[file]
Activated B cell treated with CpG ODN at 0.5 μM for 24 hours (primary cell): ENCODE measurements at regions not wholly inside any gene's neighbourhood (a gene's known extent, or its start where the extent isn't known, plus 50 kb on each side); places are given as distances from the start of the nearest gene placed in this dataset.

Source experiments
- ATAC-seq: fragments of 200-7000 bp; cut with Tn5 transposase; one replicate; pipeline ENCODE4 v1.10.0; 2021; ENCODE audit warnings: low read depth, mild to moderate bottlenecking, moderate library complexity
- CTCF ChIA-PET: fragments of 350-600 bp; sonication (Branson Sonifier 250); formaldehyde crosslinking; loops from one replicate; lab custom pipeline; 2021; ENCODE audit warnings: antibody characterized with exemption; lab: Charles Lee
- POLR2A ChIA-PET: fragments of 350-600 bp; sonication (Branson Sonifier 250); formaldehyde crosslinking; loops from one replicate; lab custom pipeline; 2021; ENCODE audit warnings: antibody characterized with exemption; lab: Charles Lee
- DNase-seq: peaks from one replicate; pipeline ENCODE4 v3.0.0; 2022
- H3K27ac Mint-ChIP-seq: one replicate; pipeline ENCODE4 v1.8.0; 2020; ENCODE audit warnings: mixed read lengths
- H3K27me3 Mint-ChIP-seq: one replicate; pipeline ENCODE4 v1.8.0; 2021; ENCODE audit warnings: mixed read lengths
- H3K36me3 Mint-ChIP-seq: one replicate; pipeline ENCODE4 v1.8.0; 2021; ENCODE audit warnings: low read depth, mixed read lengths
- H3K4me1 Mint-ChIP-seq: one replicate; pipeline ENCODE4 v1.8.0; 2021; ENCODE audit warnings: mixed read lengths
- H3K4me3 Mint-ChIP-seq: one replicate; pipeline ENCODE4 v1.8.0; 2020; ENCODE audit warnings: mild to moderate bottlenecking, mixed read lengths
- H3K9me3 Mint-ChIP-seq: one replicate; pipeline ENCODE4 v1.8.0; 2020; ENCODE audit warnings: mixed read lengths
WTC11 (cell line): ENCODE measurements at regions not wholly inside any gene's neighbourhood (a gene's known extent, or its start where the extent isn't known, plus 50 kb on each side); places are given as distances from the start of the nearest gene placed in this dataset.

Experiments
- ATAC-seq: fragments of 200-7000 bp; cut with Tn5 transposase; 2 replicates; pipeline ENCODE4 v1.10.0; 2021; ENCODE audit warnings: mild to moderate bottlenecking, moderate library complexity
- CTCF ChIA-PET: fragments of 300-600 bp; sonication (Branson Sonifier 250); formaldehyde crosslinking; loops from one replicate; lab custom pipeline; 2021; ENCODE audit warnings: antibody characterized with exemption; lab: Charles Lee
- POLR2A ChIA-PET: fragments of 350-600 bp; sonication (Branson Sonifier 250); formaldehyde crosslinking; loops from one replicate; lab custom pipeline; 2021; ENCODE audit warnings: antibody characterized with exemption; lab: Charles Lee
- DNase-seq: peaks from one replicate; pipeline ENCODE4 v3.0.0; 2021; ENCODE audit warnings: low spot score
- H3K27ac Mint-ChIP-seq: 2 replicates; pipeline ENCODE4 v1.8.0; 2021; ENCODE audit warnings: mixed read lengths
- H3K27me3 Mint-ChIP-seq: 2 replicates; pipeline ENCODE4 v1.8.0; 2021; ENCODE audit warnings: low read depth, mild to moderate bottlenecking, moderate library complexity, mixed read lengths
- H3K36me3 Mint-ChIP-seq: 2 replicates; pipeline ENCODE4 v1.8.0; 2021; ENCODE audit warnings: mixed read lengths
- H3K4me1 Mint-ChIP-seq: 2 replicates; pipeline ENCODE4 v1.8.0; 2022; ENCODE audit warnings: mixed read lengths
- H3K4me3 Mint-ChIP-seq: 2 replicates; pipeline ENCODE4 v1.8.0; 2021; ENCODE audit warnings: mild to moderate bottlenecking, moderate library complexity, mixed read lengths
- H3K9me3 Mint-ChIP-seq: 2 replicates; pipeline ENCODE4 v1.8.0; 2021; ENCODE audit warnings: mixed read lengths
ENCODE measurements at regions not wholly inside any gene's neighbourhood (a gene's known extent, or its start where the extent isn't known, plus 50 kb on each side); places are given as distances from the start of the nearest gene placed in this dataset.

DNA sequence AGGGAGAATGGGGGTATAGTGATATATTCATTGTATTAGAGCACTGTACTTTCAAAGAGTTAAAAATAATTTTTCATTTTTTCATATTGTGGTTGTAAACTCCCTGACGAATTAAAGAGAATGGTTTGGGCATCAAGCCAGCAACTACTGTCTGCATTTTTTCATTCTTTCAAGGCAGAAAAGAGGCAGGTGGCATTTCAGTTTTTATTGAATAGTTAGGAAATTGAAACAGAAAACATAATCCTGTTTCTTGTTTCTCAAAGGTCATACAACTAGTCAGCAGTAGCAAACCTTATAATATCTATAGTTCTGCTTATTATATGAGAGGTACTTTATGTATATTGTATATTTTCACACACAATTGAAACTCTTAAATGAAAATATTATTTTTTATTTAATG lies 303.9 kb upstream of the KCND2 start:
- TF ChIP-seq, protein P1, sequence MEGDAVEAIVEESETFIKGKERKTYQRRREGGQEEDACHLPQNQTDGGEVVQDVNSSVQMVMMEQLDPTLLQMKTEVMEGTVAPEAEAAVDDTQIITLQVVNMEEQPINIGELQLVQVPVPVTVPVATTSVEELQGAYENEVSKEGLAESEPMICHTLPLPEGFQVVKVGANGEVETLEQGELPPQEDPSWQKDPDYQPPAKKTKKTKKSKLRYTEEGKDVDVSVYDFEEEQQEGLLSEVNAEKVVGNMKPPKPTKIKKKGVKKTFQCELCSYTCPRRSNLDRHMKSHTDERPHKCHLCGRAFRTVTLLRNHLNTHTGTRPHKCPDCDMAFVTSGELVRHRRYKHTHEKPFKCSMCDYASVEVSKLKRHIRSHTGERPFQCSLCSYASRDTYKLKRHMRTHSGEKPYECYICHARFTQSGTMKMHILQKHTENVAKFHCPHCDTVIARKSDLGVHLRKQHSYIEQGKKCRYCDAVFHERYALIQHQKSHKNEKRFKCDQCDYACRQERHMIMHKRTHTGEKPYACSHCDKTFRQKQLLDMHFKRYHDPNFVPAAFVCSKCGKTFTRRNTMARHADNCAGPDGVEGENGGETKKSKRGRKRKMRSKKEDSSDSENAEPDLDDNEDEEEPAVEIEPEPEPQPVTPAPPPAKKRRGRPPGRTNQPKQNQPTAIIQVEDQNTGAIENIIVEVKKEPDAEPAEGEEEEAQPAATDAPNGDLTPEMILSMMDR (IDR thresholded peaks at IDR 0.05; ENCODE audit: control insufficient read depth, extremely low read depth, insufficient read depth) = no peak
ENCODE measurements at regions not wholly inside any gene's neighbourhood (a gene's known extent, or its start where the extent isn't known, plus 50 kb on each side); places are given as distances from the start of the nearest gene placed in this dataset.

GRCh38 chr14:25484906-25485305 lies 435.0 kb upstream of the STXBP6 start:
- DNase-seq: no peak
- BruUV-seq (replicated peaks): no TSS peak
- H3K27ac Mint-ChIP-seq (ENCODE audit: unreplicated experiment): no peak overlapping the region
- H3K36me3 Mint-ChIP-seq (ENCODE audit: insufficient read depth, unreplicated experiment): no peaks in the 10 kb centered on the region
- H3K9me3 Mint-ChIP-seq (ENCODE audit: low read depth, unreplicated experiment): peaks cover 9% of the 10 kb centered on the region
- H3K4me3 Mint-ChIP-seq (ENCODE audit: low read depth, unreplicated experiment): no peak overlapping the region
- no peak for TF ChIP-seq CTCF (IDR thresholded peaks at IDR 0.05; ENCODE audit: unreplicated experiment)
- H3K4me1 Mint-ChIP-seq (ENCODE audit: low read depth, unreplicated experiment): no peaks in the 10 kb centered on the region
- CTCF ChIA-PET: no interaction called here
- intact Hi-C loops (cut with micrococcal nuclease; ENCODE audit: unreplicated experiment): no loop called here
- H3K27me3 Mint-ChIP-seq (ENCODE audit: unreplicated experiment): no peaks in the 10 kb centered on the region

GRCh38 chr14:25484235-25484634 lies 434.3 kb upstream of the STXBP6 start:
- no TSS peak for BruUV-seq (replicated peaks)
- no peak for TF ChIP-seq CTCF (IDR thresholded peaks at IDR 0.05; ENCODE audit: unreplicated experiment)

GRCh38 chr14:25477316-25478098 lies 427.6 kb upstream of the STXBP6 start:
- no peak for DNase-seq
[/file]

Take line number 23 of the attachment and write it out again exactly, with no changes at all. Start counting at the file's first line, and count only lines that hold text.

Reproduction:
- H3K4me3 Mint-ChIP-seq: 2 replicates; pipeline ENCODE4 v1.8.0; 2021; ENCODE audit warnings: mild to moderate bottlenecking, moderate library complexity, mixed read lengths